Summer of '76
Summer of '76
by Isabel Ashdown
Edition: Paperback
Price: £7.99

11 of 12 people found the following review helpful
5.0 out of 5 stars Moving and compelling, 23 July 2013
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This review is from: Summer of '76 (Paperback)
Isabel Ashdown just gets better and better. In this novel, she captures the intensity of that extremely hot summer and combines it with skilled descriptions of the island setting. I had a couple of holidays on the Isle of Wight as a teenager in the 70s, and reading this book took me right back to that time and place. The novel is packed with evocative period detail. The teenage protagonist, Luke, is extremely well-drawn and convincing. We empathise with his concerns, from his anxieties about impressing 'Sexy Sam', his concern about his friend Martin and his deeper anxieties about his parents and what they've been getting up to at parties that have become the topic of hushed gossip around the island. Although the events in the story are shown through Luke's eyes, we come away from the novel with a good sense of the dramas and anxieties that affect his parents, too. Isabel Ashdown has a knack for creating secondary characters who are as fully-rounded as the central character, even though we only see them through the central character's eyes. Although I really felt for Luke and Martin, I also felt for Luke's parents, especially after the twist in the story is revealed at the end. I loved this book, and was particularly lucky to have read it in the middle of a heatwave!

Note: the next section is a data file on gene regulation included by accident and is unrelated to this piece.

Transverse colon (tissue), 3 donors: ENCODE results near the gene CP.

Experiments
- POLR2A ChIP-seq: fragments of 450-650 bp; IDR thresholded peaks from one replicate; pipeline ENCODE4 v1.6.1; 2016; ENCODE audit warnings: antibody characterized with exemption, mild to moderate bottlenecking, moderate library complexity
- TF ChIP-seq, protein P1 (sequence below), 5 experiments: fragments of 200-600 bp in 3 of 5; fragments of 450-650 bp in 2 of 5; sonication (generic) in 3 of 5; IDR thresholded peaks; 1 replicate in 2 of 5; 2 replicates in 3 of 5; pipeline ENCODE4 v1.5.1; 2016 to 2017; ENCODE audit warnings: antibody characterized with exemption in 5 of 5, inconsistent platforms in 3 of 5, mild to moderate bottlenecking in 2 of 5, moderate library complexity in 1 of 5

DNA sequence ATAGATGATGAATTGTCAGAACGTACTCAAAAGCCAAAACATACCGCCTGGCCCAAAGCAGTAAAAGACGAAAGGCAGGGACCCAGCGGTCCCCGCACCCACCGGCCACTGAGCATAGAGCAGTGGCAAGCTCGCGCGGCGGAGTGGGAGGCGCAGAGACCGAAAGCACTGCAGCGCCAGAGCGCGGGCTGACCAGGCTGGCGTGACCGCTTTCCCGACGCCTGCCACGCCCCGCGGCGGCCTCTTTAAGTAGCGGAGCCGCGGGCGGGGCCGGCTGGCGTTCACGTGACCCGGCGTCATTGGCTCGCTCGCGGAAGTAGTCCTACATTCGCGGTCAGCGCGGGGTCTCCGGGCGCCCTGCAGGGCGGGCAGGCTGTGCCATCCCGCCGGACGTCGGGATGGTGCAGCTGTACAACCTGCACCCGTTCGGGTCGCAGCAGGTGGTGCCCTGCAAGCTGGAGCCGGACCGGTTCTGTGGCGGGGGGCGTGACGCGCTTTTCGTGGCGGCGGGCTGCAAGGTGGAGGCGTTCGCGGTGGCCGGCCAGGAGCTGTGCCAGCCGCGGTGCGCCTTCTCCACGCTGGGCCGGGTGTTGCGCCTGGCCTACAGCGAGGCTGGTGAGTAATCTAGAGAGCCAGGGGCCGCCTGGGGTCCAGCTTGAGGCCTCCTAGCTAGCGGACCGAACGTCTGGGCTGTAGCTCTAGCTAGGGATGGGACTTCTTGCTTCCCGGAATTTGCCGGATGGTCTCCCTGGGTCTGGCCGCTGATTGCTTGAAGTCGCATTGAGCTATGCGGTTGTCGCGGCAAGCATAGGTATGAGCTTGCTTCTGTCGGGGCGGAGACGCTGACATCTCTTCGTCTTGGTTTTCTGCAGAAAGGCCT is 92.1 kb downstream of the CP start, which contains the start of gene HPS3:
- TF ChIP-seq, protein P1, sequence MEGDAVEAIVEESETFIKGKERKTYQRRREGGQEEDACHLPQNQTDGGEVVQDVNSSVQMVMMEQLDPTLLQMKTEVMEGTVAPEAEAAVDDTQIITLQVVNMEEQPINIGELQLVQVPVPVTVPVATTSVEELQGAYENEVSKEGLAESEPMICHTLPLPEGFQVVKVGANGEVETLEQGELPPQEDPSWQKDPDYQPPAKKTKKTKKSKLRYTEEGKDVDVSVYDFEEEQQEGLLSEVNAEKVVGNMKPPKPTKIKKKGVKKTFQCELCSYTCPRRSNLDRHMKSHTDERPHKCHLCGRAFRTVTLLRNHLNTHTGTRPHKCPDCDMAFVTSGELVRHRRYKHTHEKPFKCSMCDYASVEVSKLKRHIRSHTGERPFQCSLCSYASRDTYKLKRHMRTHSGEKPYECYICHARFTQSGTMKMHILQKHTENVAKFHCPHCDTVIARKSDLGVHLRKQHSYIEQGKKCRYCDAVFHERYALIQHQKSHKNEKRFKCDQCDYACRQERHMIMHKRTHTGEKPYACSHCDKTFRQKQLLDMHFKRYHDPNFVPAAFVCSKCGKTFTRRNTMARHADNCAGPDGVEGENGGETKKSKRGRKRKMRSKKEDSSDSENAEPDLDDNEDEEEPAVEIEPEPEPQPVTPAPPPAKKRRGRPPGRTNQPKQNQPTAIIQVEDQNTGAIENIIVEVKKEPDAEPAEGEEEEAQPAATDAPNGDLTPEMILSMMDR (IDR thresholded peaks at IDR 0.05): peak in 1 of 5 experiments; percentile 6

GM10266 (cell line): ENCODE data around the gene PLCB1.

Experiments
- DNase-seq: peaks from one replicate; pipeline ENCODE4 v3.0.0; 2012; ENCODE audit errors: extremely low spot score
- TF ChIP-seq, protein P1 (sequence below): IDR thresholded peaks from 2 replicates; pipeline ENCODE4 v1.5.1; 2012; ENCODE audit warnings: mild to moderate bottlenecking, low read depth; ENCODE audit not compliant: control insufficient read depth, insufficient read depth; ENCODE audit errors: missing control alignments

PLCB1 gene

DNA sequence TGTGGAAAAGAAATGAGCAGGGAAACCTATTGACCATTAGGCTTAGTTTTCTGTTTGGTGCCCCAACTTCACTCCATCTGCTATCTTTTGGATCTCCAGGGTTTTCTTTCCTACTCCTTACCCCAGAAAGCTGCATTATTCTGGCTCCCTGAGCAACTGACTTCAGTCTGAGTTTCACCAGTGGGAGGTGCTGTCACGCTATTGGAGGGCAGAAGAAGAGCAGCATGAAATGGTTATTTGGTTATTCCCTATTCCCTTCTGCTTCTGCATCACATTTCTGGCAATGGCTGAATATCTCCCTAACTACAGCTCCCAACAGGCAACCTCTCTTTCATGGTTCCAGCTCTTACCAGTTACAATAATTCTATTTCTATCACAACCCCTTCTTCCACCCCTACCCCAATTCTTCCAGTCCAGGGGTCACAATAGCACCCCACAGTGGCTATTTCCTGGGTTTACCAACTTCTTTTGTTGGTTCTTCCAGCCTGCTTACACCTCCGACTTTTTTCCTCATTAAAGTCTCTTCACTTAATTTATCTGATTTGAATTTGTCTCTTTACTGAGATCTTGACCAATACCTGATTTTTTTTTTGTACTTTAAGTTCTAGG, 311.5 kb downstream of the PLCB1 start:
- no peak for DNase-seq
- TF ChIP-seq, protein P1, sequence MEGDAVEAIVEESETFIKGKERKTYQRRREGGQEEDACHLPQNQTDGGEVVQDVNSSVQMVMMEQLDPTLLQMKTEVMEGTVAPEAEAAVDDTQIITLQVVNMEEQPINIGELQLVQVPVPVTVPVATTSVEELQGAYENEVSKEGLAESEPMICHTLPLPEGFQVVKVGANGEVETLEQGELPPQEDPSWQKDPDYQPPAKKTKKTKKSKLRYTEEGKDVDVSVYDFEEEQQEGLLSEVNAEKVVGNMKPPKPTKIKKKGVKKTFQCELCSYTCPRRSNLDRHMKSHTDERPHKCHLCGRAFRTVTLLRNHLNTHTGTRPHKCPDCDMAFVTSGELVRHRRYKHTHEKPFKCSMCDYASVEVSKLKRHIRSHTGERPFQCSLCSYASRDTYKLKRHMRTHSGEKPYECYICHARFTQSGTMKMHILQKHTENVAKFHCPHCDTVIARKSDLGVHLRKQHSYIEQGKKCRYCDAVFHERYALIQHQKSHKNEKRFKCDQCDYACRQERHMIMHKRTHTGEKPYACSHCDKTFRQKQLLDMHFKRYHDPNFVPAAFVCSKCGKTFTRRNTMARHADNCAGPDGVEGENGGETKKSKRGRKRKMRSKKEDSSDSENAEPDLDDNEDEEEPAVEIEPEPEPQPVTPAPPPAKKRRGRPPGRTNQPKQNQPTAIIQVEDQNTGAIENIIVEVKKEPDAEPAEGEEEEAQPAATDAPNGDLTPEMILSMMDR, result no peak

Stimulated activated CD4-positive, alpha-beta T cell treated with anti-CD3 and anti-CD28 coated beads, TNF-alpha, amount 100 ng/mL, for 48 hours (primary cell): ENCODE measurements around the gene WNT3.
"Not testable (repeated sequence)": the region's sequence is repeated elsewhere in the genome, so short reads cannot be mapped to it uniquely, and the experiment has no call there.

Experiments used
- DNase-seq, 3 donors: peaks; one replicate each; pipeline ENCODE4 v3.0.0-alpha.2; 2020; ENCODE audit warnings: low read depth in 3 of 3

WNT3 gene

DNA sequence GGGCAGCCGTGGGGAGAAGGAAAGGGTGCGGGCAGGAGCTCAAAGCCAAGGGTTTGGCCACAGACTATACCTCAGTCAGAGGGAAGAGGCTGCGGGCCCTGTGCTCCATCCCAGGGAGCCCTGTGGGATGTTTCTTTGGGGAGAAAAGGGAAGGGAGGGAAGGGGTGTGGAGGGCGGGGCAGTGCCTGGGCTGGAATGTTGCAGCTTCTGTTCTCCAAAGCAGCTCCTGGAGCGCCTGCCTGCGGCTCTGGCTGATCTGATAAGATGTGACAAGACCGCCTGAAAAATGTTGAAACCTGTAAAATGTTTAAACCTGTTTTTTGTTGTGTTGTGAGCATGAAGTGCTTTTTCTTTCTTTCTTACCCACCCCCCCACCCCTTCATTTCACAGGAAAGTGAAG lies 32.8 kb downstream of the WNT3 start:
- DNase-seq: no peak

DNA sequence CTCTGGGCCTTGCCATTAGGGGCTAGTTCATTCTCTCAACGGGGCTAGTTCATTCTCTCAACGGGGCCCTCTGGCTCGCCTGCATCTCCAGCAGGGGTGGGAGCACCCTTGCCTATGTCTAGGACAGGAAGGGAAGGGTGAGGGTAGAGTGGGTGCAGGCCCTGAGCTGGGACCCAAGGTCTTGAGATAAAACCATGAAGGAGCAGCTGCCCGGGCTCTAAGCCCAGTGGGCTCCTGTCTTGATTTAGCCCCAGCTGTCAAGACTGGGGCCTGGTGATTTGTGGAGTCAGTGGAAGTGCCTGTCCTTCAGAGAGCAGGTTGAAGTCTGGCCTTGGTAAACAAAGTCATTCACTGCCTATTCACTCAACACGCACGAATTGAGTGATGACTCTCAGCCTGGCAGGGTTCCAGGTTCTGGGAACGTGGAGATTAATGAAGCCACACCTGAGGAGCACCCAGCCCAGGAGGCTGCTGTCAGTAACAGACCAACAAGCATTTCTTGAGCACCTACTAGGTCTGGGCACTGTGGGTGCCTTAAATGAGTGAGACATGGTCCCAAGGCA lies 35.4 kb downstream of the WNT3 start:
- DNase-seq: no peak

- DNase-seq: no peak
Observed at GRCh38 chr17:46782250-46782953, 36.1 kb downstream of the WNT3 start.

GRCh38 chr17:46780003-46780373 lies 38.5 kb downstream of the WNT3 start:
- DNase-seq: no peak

Glasshopper
Glasshopper
Price: £3.79

1 of 1 people found the following review helpful
5.0 out of 5 stars an engaging and satisfying read, 22 Dec. 2012
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This review is from: Glasshopper (Kindle Edition)
I was immediately engaged by Isabel Ashdown's Glasshopper. The narrative alternates between thirteen-year-old Jake and his alcoholic mother, Mary. When we first meet Mary, she's recently separated from Jake's father and she's in a bad way. In the absence of a competent parent (Mary spends much of her time in bed, drunk) Jake does his best to hold things together, clearing up his mum's sick, doing the household chores and looking after his younger brother, Andy. Jake is a thoroughly likeable character but he's not whiter-than-white, so he's convincing. True, he steals from the kindly newsagent a couple of times , and sometimes he thumps his brother unnecessarily. But we forgive him, because he's hard-working and intelligent and kind and vulnerable.

The book opens in 1985 and goes back in time to Mary's childhood. As we follow her life through her teens, twenties and thirties, we see the choices she's made and the consequences of those choices, and we begin to understand what has led her to the depths she's reached when we first meet her. Both Jake's and Mary's voices are strong and convincing, and as the family's history unfolds and the narratives move closer together, there are moments of both joy and heartbreak as a number of secrets are revealed. I enjoyed the period detail, and I loved the minor characters. I felt Jake's voice was slightly stronger than Mary's, but maybe that actually emphasises the fact that Mary is in some ways a slightly diminished character. I found her story convincing and tragic, and I felt hugely sympathetic to her; if anything, I wanted more of Mary. I found this an immensely engaging and satisfying read.